2020 vision: The Obama years were all very well, but what this country needs is the decisive might of a military man

As the make-up girl dusted and dabbed, David Petraeus could not suppress a quiet smile of satisfaction. Here he was at the end of 2019, three years in the Oval Office, with approval ratings that Ronald Reagan might have killed for – and an interview on the country's most-watched television talk show to launch what would surely be a triumphal march to re-election the following November.

In retrospect, it seems obvious that in a moment of self doubt, America had again chosen a soldier as its leader. Back in 2008, faced with a comparable crisis, the country elected its first black president. But the charismatic candidate had proved a disappointment, oddly passive when the moment demanded a call to arms, and unable to impose his will on a Congress that regarded him as a soft and youthful touch.

In the end, Barack Obama did win a second term in 2012, but only narrowly. He owed victory less to his own merits and achievements than to the internal divisions that made the Republican Party all but unelectable. Obama's opponent that year was a doctrinaire conservative who had romped through the primaries but unnerved independents and centrists. These latter, however reluctantly, went for the devil they knew in Obama.

In reality, when Obama was sworn in for that second time, the problems he faced were virtually the same as on that brave new dawn of 20 January 2009, when for an illusory moment all things seemed possible. True, the economy was growing again – but unemployment was only a whisker below 10 per cent. The budget deficit was stuck at over $1tn, the trade deficit was still huge, and the Chinese more than ever ruled the economic roost.

Obama's one stroke of fortune was the Iranian uprising of early 2011 that forced out Mahmoud Ahmedinejad, and led to a deal on the country's nuclear programme, averting another and even deadlier US conflagration in the Middle East. Petraeus meanwhile, as chief of US Central Command, had done his part as well, by helping extricate the US from the seemingly endless and desperately unpopular wars in Iraq (where American troops completed their pullout in 2011), and in Afghanistan, where by 2014 the US ground presence had shrunk from over 100,000 in 2010 to a politically acceptable 10,000.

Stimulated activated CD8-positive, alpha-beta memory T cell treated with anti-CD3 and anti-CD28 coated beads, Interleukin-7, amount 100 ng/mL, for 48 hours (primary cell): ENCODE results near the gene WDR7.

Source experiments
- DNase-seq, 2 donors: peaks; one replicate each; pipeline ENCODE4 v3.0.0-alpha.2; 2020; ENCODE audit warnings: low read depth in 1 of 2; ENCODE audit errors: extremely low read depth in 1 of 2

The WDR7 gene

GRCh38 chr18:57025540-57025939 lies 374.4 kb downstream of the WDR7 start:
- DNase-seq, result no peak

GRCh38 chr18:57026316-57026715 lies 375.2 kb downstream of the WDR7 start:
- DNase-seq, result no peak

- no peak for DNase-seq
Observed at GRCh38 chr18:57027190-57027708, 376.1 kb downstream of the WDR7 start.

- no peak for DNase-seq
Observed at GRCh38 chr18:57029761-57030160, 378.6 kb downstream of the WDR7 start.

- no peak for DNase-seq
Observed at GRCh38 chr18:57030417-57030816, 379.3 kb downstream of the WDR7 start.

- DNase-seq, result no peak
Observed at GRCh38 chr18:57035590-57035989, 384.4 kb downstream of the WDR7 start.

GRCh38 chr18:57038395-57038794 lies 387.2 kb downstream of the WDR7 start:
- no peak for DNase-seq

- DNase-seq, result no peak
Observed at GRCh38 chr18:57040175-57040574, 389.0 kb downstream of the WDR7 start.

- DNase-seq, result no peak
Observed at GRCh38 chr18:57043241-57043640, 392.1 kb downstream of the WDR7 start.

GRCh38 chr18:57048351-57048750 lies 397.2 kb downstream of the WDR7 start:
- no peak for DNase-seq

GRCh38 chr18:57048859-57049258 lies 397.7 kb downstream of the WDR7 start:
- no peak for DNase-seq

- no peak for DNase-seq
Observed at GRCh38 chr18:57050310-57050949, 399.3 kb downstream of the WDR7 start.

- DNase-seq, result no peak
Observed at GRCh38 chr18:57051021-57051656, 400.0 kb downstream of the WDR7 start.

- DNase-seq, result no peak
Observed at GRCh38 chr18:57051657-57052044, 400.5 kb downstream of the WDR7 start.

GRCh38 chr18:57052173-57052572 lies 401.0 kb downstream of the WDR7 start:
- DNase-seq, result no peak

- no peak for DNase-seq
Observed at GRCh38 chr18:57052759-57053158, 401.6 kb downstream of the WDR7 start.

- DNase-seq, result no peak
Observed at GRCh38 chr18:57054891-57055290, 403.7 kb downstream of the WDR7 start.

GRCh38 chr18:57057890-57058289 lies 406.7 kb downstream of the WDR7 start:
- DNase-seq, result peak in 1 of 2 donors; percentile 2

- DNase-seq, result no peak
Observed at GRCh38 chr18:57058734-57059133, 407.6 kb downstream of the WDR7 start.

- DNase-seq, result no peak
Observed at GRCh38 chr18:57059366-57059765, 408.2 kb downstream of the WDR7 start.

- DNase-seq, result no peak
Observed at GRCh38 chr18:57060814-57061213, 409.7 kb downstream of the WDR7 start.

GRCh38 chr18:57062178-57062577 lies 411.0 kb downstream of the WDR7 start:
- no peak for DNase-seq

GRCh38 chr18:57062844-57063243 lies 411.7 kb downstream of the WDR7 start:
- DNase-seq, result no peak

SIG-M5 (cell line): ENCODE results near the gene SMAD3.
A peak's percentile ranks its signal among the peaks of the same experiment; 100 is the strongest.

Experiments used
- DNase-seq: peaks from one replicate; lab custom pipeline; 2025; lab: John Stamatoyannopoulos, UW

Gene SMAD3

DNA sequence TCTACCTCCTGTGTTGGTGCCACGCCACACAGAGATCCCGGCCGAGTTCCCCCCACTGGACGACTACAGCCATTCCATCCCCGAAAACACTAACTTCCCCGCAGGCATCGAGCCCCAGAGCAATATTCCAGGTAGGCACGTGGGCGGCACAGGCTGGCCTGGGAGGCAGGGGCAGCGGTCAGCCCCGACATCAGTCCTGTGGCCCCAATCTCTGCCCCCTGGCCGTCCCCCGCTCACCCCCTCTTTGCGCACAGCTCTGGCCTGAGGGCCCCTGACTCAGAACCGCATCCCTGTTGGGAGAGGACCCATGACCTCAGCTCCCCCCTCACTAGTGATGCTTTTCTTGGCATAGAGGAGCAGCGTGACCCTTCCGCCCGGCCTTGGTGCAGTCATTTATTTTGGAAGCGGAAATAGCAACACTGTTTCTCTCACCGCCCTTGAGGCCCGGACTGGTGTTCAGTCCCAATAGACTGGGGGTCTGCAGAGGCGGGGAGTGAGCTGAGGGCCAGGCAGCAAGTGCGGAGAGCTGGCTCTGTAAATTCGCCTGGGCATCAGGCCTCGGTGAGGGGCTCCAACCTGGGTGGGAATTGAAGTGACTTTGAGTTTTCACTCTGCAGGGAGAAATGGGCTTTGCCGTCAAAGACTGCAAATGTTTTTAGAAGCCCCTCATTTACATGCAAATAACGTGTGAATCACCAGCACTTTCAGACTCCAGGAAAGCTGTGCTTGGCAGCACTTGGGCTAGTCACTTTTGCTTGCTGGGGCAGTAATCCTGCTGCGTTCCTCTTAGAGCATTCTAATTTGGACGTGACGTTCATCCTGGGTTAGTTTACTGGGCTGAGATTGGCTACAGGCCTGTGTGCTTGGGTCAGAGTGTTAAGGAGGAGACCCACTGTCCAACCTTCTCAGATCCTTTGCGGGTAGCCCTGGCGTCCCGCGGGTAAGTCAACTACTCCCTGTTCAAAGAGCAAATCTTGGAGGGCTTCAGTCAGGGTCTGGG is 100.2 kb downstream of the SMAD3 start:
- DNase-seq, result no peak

By then, however, the Obama administration was exhausted. True, versions of its signature measures to overhaul health care, energy policy and rein in financial markets, had been passed – but only after a dysfunctional Congress had virtually rewritten them, eliminating the savings and efficiencies they were meant to bring in.

But, once again, the opposition had no credible candidate. The Republicans' one star, a former governor of Alaska, had decamped to the richer pastures of television, while the party had not found a philosophy to replace the free market doctrines discredited by the financial crash of 2008 and the Great Recession that followed.

By then, the military was practically the only institution Americans trusted any longer. In late 2013 Republicans were already putting out quiet feelers to Petraeus, the military's most prestigious general, to be their standard bearer in 2016. Publicly, he demurred. In private, like General Dwight Eisenhower in 1952, he signalled he would not be averse to a summons. After romping through the late primaries, Petraeus was nominated by acclamation at the Republican convention in Cleveland in August 2016, and won the White House by a landslide that November.

What matters for presidents, like generals, is not so much to be good as to be lucky – and Petraeus was. He was shrewd, always careful not to promise more than he could deliver. But he could not have bargained for the turmoil in China, as the population demanded political freedom to match their new economic prosperity – nor for the success of new technologies to extract natural gas from shale, that would drastically reduce the country's dependence on imported energy, and its huge and debilitating trade deficit. Even the dollar was strengthening, after two decades of decline.

Less tangibly, but no less important, Americans finally came to realise that terrorism was not an existential threat, while the world came to understand that the power of the US was finite, and consequently did not demand as much from Washington as before.

So one way and another, things were finally improving after the decline of the Bush and Obama years. So popular indeed was the 45th president by this Christmas of 2019 that some commentators, looking beyond the formality of re-election, urged a change in the constitution to allow him to run for a third term in 2022, when he would be 70. But suddenly, the reverie of President David Petraeus was interrupted. The make-up girl was finished. The cameras of The Sarah Palin Show were ready to roll.

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